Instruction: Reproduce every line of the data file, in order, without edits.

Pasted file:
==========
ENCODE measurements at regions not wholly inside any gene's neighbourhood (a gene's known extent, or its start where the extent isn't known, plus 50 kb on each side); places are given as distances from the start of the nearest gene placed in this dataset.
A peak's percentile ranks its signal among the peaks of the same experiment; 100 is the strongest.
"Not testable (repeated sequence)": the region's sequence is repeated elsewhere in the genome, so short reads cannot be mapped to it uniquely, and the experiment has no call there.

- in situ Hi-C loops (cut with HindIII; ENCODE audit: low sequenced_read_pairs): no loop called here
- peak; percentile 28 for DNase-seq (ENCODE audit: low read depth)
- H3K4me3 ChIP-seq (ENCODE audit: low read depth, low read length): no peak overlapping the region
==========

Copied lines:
ENCODE measurements at regions not wholly inside any gene's neighbourhood (a gene's known extent, or its start where the extent isn't known, plus 50 kb on each side); places are given as distances from the start of the nearest gene placed in this dataset.
A peak's percentile ranks its signal among the peaks of the same experiment; 100 is the strongest.
"Not testable (repeated sequence)": the region's sequence is repeated elsewhere in the genome, so short reads cannot be mapped to it uniquely, and the experiment has no call there.

- in situ Hi-C loops (cut with HindIII; ENCODE audit: low sequenced_read_pairs): no loop called here
- peak; percentile 28 for DNase-seq (ENCODE audit: low read depth)
- H3K4me3 ChIP-seq (ENCODE audit: low read depth, low read length): no peak overlapping the region